Encouraging Academic Integrity During Remote Exams
Some faculty may not be comfortable using Respondus Monitor for proctoring their exams, but there are concrete steps you can take both—both technical and pedagogical—to help deter academic integrity violations.
- Research suggests that instances of cheating can be reduced if the student is asked if they will comply with academic honesty policies before taking tests. The CTL offers a 1-question Blackboard test that links to UVM’s Code of Academic Integrity (PDF) and asks if the student agrees to download, read, and abide by it. This test file and instructions to import it into Blackboard are on UVM Knowledge Base.
- If you write questions that pertain to recent events or the current context, it will be difficult to answer using online tools.
- If students have to explain their reasoning, logic, process, or analysis, it is more difficult for them to collaborate. Consider pairing a multiple choice question with a short answer question asking them to explain their thinking.
- Multiple choice questions that encourage analysis and higher order thinking will be more difficult to find online.
- Allow students to take a test more than once, focusing on mastery rather than performance. If using a large pool of questions (see below), the second attempt will not precisely match the first attempt.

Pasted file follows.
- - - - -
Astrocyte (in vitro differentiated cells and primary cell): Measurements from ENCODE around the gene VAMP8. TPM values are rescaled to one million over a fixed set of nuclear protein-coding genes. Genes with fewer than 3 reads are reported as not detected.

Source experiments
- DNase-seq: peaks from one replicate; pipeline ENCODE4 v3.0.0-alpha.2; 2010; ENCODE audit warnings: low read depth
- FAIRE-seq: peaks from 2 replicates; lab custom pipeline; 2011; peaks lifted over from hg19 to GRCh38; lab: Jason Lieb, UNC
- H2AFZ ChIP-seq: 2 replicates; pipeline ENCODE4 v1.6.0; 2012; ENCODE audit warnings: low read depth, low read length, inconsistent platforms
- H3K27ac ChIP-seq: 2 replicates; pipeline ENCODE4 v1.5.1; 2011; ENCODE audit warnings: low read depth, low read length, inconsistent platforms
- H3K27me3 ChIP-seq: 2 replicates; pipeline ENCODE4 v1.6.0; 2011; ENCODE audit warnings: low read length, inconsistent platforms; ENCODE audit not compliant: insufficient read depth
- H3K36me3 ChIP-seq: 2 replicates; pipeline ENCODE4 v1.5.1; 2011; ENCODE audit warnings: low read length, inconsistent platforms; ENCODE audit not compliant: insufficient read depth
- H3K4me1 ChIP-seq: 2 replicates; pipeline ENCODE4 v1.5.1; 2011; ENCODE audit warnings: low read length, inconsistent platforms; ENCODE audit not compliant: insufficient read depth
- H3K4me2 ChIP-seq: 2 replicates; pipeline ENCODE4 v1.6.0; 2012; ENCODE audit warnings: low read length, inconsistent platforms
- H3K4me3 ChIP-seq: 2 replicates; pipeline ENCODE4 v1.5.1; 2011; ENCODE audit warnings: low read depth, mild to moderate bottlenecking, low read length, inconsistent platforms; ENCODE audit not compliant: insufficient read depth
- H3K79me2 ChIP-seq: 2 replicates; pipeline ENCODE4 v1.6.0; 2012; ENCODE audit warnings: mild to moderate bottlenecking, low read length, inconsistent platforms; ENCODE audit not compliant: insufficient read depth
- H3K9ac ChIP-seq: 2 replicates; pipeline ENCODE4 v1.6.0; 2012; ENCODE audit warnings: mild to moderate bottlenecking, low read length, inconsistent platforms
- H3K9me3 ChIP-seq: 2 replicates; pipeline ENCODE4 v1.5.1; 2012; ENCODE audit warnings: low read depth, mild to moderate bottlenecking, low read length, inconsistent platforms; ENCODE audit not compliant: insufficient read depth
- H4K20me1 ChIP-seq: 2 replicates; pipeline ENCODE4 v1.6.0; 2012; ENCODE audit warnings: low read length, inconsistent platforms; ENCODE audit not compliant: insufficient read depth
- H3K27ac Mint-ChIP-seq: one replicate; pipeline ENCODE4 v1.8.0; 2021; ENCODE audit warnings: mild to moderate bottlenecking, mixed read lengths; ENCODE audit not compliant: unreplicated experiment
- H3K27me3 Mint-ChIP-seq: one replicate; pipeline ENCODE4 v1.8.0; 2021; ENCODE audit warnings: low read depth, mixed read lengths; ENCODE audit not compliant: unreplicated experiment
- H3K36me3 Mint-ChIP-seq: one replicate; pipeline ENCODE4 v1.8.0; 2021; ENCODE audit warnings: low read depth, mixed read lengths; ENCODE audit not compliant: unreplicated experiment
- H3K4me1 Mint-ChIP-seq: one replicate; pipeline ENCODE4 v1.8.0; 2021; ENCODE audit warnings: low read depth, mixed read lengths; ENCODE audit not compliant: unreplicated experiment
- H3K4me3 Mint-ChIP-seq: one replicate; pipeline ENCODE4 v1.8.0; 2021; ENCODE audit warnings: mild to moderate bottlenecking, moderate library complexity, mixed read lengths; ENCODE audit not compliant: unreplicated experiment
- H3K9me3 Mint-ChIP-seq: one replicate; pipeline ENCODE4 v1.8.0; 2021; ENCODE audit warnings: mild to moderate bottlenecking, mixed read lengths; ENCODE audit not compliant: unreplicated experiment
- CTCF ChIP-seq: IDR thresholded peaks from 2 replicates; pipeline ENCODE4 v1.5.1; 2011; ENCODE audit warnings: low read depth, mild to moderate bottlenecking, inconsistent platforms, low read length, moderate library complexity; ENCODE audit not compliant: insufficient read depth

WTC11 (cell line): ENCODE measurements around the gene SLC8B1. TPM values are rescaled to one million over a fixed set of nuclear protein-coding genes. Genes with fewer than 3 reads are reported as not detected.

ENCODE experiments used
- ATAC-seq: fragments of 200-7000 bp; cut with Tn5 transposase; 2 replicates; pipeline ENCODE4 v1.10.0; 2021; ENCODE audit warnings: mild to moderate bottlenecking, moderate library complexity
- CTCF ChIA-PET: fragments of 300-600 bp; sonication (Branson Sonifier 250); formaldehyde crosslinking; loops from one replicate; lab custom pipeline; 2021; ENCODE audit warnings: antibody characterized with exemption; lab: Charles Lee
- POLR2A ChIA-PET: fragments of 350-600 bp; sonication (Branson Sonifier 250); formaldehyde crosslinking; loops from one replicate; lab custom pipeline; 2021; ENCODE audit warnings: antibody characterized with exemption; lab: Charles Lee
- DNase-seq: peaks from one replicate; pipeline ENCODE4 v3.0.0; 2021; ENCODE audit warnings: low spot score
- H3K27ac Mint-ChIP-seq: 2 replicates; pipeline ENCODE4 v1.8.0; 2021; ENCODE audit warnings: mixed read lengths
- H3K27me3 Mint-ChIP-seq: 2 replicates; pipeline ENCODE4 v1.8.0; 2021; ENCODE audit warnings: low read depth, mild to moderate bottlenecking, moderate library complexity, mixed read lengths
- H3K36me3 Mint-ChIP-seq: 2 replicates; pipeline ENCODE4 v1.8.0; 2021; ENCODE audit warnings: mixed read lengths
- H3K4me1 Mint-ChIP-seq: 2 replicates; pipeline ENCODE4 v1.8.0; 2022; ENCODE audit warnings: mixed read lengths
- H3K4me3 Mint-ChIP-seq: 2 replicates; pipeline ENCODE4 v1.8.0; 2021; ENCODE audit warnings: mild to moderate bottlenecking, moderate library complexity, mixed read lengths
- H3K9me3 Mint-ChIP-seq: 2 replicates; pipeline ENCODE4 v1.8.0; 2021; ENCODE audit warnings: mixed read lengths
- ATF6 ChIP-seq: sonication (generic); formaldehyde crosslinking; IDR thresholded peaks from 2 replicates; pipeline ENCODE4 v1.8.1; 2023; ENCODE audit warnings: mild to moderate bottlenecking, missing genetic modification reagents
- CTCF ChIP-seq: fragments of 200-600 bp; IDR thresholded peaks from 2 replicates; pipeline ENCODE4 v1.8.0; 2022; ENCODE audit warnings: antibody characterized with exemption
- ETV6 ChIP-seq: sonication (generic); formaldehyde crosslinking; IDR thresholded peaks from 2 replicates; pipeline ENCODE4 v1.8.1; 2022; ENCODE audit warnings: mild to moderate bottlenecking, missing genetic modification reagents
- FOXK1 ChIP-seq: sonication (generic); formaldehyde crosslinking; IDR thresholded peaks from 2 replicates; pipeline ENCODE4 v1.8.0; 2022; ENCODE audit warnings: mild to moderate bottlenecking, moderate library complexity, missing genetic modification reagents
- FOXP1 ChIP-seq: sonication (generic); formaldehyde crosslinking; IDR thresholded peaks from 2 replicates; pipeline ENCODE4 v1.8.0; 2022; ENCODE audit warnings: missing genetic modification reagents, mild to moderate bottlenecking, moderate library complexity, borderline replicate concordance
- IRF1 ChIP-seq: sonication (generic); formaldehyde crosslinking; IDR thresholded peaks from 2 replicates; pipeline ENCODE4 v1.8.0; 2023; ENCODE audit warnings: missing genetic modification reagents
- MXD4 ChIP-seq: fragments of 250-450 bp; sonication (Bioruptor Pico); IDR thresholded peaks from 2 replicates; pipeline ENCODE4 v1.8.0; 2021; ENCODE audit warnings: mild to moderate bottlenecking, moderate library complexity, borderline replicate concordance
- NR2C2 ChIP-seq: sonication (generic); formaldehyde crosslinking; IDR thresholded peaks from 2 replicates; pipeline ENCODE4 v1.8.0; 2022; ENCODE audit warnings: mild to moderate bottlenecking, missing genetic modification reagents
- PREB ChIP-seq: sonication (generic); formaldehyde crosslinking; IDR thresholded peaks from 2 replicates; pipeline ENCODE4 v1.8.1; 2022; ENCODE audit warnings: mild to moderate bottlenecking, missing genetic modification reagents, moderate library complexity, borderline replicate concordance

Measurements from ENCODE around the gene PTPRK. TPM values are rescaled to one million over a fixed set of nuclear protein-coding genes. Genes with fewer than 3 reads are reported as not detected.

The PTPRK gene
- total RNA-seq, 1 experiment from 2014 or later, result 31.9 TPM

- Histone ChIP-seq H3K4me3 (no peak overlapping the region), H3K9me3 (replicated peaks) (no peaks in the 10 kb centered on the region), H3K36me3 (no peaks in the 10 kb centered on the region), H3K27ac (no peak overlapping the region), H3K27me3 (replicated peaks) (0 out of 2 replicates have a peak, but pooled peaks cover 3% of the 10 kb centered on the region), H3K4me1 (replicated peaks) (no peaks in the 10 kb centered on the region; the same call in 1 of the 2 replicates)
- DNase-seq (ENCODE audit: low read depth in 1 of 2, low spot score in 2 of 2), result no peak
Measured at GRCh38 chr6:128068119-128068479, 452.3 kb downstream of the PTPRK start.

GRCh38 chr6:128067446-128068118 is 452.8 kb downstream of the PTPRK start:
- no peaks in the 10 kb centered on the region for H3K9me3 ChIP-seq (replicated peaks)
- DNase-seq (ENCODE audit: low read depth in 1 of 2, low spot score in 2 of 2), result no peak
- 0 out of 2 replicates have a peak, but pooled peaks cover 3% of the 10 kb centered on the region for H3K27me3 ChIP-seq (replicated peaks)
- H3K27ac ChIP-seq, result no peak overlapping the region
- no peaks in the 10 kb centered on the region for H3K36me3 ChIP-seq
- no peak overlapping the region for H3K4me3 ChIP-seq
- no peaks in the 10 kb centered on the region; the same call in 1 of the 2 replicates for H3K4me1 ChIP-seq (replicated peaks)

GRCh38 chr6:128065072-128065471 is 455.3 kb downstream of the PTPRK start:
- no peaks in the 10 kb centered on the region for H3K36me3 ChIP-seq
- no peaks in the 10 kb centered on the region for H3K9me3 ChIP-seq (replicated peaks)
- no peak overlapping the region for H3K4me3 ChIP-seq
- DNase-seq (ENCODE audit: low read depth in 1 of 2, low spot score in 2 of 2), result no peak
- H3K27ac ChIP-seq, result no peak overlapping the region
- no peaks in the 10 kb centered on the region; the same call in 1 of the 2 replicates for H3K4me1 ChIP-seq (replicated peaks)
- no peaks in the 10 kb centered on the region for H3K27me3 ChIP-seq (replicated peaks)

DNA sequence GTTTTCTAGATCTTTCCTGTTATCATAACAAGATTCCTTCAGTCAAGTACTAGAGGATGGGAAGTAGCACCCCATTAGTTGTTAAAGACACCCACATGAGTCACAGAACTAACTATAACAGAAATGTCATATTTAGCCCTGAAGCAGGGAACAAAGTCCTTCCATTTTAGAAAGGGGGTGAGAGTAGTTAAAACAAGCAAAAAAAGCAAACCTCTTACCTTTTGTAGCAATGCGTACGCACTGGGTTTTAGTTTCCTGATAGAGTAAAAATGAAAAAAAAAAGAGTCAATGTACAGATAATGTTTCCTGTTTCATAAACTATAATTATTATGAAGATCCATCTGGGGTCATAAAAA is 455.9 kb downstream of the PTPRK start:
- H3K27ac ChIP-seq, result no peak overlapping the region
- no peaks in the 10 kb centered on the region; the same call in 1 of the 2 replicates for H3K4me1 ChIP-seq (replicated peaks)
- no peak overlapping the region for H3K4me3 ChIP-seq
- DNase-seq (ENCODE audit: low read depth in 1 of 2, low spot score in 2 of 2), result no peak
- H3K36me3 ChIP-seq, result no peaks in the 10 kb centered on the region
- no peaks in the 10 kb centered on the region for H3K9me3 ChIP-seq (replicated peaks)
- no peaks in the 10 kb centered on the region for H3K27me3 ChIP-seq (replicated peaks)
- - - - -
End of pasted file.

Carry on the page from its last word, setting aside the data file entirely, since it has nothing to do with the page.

Technical Recommendations and Options:
- Test Options in Blackboard that encourage academic honesty:
- Set the test timer with reasonable constraints to encourage preparation and study.
- Randomize the order of questions for each student.
- Randomize the order of answers for multiple choice and multiple answer questions.
- Hold back on releasing scores (or at least right/wrong answers) to students until a time when all students have completed the test.
- Develop “pools” (or question banks). Textbook publishers sometimes offer test banks that are ready to import into Blackboard. You can also import questions from your own tests (in Word documents) or write new questions directly into a pool. Pools can be used to build “Question Sets” in your tests. Question sets can draw upon both pools and other tests according to parameters you set. This allows Blackboard to randomly generate different tests for each student but with your control over the topics, question types, and levels of difficulty.
- If you do use questions generated by a publisher, you can edit them by changing a few variables or re-ordering words to reduce the likelihood of finding answers on the internet.
For information about Respondus LockDown Browser and Monitor as additional solutions to deter cheating, go to the Exam Decisions and choose, “No, I need to give a traditional exam / Open book is not an option.”